Phrases with "made"

H. Rider Haggard Then the men of that vessel, named the Raven, which was to larboard of the Gudruda, made ready to board. Eric Brighteyes by H. Rider Haggard

In winter, trade was slack and there was not in the eyes of the dealer that cautious, rapacious gleam which somehow made them bright and animated in the summer. In the World by Maksim Gorky

F. Scott Fitzgerald There were half a dozen other travellers, but they made no special impression on me, except that they shared the unreality that I was beginning to feel everywhere around me. Taps at Reveille by F. Scott Fitzgerald [1935]

D. H. Lawrence Clifford had never been primarily out for money, though he made it where he could, for money is the seal and stamp of success. Lady Chatterley’s Lover by D. H. Lawrence

Gaston Leroux She made him sit down beside her. The Secret of the Night by Gaston Leroux [1913]

H. G. Wells They made a sound, whiff-er-whiff, a kind of tearing whistle, and there was nothing but a distant crackling to give one a hint of their direction until they took effect. The Passionate Friends by H. G. Wells [1913]

But, to deal frankly, because it is a subject which I shall hereafter bring before the public, I made great distinctions. Oxford by Thomas De Quincey [1835]

George Gissing Thereupon that other made known the man’s reason for refusing to point out the way; in the direction the Greeks must take there dwelt a daughter of his, who was married. The Private Papers of Henry Ryecroft by George Gissing [1902]

Sinclair Lewis The crisscross lines made him think of the ruled order-blanks of the Souvenir Company. “Gee!” he mused, “I’d like to know if Jake is handling my work the way we — they — like it. Our Mr. Wrenn by Sinclair Lewis

Wilkie Collins When I grew up, I found the husbands and wives about me content to acknowledge that the Rules fulfilled the purpose with which they had been made — the greatest happiness of the greatest number. The Fallen Leaves by Wilkie Collins [1879]

Alfred Ainger In their autumn holiday of 1823, Charles and Mary Lamb made an acquaintance destined for the next ten years to add a new and most happy interest to their lonely lives. Charles Lamb by Alfred Ainger [1882]

Wilkie Collins The brilliant sunlight in the courtyard made him wink faster than ever. After Dark by Wilkie Collins [1856]

F. Scott Fitzgerald The car kept rocking and it made us both feel funny. Taps at Reveille by F. Scott Fitzgerald [1935]

Sinclair Lewis They played tennis, they organized dances, they motored (at appalling speed) to festivals in distant mountain villages, and in everything they made Edith and Sam a part of their own. Dodsworth by Sinclair Lewis

Florence Dixie Maeva made a movement as if to go. Redeemed in Blood by Florence Dixie [1889]

Gertrude Stein Matisse opened it and he made a grimace. The Autobiography of Alice B. Toklas by Gertrude Stein [1933]

E. Phillips Oppenheim An effort to provide some sort of sleeping accommodation had been made by fixing two cushioned boards between the arm-chairs. The Ostrekoff Jewels by E. Phillips Oppenheim [1932]

I threw the cotton-waste into the fo’c’sle, made an onslaught on my hands, and then mounted the companion ladder. The Riddle of the Sands by Erskine Childers [1903]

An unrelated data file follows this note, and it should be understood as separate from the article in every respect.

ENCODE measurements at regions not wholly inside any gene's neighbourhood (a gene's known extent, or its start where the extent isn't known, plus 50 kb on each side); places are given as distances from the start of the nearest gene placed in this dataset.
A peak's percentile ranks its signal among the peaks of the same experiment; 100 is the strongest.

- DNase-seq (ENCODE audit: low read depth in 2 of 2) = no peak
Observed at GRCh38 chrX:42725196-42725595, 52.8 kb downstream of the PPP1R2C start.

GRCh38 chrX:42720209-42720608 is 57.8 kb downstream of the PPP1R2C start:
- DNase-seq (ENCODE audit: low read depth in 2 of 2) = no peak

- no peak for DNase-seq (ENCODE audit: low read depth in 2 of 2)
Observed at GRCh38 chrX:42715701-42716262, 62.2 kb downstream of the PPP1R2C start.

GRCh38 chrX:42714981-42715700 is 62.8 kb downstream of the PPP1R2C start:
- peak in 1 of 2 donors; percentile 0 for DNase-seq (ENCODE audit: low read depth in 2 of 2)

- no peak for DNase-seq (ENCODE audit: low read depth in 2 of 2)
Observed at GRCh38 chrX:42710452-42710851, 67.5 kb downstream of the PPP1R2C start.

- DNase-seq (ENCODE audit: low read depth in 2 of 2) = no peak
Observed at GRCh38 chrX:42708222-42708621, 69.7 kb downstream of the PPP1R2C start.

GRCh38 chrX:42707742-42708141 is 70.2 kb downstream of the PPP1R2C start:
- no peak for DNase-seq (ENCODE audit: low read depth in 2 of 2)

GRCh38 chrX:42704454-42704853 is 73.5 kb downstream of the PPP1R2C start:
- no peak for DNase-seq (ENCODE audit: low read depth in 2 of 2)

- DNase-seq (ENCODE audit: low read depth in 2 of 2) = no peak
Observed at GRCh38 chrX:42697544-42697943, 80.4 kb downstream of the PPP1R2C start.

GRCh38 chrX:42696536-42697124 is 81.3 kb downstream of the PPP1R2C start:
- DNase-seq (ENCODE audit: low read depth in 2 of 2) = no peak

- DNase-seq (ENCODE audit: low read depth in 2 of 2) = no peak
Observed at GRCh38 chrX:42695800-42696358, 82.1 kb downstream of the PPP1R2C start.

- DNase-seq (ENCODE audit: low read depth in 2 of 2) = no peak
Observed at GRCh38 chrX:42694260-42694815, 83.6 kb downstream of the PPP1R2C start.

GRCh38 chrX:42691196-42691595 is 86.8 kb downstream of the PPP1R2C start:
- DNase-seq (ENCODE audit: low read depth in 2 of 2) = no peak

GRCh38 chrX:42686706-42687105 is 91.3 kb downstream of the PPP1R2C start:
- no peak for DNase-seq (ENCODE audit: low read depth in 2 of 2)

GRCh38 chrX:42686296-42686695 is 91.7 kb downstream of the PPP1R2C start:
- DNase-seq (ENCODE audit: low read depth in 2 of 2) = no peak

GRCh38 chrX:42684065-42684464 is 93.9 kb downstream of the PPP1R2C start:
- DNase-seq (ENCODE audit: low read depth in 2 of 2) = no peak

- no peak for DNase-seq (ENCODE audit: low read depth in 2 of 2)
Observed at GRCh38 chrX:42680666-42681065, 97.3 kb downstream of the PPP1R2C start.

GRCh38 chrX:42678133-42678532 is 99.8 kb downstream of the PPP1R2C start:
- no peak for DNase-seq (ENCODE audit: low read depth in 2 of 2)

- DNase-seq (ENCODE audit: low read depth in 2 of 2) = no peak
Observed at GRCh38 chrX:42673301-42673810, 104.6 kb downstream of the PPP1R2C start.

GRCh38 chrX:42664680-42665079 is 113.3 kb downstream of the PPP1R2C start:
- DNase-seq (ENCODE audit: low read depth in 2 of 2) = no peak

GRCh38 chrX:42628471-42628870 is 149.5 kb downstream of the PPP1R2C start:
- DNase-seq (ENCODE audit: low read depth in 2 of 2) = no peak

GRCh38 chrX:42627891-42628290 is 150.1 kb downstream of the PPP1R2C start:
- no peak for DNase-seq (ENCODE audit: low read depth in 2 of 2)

Sir Walter Scott Upon mature consideration, therefore, he tore the letter, having first made a memorandum of the name and place where the writer was to be heard of, and threw the fragments into the sea. Old Mortality by Sir Walter Scott [1816]

Henry Handel Richardson Godmother was good to them all in a brusque, sharp-tongued fashion; but Pin was her especial favourite and she made no secret of it. The Getting of Wisdom by Henry Handel Richardson

William Cowper God made the country, and man made the town. The Task by William Cowper [1785]

Anthony Trollope During dinner and in the drawing-room Dr Wortle made himself very pleasant. Dr. Wortle’s school by Anthony Trollope

Lady Morgan He made me sit by his bed-side, and said, that my good-nature, upon every occasion, induced him to prefer a request, he was induced to hope would not meet with a denial. The Wild Irish Girl by Lady Morgan [1806]

E. Phillips Oppenheim She made her way to the great open fireplace, on which a log was burning, looked down into the shadows of the room and back again at her host’s face. The Great Impersonation by E. Phillips Oppenheim [1920]

One gloomy autumn morning the sloop ran close to a shallow cove where a landing could be made on that iron-bound shore. The Inn of the Two Witches by Joseph Conrad [1913]

Geoffrey Chaucer I hate hym that my vices telleth me; And so doo mo, God woot, of us than I! This made hym with me wood al outrely, I nolde noght forbere hym in no cas. The Canterbury Tales by Geoffrey Chaucer

E. F. Benson She made a wonderful curtsey to her lieges and motioned them to close up in front of her. Mapp and Lucia by E. F. Benson [1931]

Lucy Maud Montgomery It made me feel glad that I could plant it by his grave — as if I were doing something that must please him in taking it there to be near him. Anne of Green Gables by Lucy Maud Montgomery [1908]

They were sitting aft, on chairs, and nobody made a move. The Planter of Malata by Joseph Conrad [1915]

Frances Hodgson Burnett Perhaps the fact that she was in a rebellious mood made her bold. The Secret Garden by Frances Hodgson Burnett [1911]

E. Phillips Oppenheim She wore no jewellery and made use of no cosmetics. The Ostrekoff Jewels by E. Phillips Oppenheim [1932]

The luckless adventure made Earnshaw furious. Wuthering Heights by Emily Bronte [1847]